Pricing a Service

By Entrepreneur Staff


Pricing a Service Definition:

To establish a selling price for a service

How should you set fees or prices for your service business? Procedures depend upon the business, but the same three elements must be considered for every service business:

  1. Labor and material costs
  2. Overhead
  3. Profit

These factors must be considered not only during startup but also during growth.

Labor and Materials

Labor costs are wages and benefits you pay to employees and/or subcontractors who perform, supervise, or manage your service business. If you as the owner are involved in a job, then include the cost of your labor in the total labor charge. The cost of your labor will be quite significant during start-up, when most new business owners pour lots of time and energy into their businesses.

Labor costs are usually expressed as an hourly rate. Check in your library's reference room for government publications giving national and state salary ranges for different occupations. The editors of trade publications also might have similar information. Current rates are often cited in classified newspaper ads or available from your local chamber of commerce.

Labor can also be subcontracted--such workers are not on the payroll as employees. When labor is purchased for each job on a contract basis, the full cost is agreed upon in advance, which helps keep your costs fixed. The key is to carefully estimate the labor time it will take to accomplish each job on which you bid.


Profit is the amount of income earned after all costs for providing the service have been met. When calculating the price of a service, profit is applied in the same number as markup on the cost of a product. For instance, if your labor costs for a job are $210, and you plan to net 21 percent before taxes on your gross sales, you'll need to apply a profit factor of about 25 percent to your labor and overhead to achieve your goal. For example, say you have an operating costs' subtotal of $324 and you want a profit of $81, so you quote the customer a price of $405.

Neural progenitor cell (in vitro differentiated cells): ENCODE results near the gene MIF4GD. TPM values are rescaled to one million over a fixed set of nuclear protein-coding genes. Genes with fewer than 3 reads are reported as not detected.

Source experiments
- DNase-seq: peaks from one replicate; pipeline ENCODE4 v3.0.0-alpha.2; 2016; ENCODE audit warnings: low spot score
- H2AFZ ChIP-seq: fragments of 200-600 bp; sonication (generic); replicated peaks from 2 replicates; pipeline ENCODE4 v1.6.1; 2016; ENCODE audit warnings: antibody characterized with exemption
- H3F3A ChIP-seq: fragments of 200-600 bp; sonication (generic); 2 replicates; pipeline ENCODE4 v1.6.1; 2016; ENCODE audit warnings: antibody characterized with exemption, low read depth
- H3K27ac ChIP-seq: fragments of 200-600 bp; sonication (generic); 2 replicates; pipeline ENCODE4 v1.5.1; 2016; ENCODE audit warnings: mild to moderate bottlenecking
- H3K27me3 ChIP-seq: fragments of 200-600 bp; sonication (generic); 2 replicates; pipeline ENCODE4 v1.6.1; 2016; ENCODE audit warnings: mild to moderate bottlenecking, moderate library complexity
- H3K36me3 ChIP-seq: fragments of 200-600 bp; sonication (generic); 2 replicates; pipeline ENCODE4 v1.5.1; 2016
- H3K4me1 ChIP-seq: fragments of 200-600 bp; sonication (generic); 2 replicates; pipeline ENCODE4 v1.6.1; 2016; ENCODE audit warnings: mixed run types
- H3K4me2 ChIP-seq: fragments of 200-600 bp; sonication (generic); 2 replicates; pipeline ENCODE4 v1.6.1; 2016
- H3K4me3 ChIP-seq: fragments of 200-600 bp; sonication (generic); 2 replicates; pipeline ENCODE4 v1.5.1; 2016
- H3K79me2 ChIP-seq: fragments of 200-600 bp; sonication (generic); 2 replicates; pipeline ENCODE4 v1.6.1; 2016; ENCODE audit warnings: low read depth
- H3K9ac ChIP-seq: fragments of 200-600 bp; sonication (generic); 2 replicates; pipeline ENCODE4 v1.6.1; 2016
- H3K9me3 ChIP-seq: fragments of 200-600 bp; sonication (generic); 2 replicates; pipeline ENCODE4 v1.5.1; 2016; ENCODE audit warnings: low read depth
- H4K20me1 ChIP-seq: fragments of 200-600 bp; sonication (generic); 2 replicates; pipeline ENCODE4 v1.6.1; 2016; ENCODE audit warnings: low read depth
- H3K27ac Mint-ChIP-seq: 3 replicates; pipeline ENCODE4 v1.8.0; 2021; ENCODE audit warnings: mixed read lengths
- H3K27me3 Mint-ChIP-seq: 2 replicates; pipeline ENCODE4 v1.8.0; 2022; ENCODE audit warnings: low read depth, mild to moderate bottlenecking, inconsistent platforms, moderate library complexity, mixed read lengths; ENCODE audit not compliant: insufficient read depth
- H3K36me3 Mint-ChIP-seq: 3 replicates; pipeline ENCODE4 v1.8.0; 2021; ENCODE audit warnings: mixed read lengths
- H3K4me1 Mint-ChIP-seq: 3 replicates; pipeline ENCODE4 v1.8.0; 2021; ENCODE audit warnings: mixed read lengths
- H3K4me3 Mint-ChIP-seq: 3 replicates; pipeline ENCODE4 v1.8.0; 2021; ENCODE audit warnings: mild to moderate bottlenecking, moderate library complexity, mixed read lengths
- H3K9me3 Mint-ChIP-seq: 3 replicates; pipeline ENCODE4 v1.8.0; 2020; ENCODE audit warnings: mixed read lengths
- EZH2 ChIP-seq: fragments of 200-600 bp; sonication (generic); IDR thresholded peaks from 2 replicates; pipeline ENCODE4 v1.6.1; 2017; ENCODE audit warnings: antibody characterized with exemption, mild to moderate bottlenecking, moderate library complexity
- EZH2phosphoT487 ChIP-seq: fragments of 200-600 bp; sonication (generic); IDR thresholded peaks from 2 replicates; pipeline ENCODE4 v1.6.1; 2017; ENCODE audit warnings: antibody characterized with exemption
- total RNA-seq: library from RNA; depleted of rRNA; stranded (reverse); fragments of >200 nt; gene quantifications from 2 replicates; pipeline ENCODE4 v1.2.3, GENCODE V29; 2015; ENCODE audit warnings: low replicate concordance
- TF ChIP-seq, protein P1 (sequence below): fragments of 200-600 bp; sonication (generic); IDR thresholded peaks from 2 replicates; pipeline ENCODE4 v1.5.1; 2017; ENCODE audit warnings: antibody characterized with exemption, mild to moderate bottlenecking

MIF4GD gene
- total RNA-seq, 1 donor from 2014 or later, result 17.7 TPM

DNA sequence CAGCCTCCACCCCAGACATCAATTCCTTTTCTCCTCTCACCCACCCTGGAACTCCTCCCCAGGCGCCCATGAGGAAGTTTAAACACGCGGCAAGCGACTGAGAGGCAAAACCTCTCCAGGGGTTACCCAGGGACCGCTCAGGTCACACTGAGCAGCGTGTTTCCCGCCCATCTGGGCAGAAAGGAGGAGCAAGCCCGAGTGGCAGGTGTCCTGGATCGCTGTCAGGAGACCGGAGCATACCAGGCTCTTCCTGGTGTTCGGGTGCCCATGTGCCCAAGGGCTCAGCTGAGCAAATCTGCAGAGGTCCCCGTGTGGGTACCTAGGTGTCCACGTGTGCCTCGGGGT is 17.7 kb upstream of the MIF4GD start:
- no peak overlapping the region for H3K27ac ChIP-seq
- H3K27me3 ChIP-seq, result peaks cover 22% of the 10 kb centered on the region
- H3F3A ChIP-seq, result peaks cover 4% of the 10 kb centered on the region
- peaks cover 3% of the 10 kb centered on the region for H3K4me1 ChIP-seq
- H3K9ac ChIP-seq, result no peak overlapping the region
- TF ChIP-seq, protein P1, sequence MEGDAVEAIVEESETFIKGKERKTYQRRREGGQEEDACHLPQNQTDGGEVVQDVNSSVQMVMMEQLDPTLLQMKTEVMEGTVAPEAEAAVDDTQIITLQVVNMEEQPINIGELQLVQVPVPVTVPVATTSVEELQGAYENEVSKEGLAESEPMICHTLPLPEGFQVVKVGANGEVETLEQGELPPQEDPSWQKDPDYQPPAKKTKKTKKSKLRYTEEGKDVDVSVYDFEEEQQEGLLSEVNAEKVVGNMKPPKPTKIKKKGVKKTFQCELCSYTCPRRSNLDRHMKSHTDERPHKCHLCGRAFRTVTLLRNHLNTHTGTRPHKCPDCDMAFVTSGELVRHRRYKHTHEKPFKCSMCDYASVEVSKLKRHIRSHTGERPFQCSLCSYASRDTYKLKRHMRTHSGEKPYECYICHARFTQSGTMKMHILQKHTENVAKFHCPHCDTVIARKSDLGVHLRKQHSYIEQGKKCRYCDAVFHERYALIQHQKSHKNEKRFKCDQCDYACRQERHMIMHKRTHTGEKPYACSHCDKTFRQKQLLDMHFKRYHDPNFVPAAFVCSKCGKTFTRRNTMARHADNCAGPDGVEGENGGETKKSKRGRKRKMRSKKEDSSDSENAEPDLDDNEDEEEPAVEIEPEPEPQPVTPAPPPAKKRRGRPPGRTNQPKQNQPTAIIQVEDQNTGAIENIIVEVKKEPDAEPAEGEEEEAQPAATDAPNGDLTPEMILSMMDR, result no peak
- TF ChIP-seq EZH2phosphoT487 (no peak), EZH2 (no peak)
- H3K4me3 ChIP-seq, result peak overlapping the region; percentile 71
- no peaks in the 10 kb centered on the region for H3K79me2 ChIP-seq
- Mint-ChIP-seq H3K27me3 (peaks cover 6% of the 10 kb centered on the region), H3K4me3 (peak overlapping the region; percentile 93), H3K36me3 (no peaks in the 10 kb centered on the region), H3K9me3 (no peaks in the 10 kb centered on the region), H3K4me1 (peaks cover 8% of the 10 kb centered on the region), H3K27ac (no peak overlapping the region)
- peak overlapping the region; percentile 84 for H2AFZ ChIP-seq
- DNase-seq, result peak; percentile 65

If you compare the price of $405 with the cost of labor ($210) already estimated, you'll notice that one figure is more than double the other. Some contractors use this ratio as a basis for determining price: They estimate their labor costs and then double that figure to arrive at a bid price. Pricing can be time-consuming, especially if you don't have a knack for it. Some contractors seem to have a sixth sense when it comes to pricing and they "guesstimate" on what they need to quote to make a job profitable to them.

If you're just starting out, you obviously won't have the skill of a seasoned pro. If your quote is too low, you'll either rob yourself of profits or be forced to lower the quality of your work to meet the price. If you estimate too high, you may lose a contract, especially if you're in a competitive bidding situation. Make it your business to learn how to estimate labor time accurately and how to calculate your overhead properly so that when you quote a price, you can be competitive, profitable, and successful as a service business.

See also "Pricing a Product."

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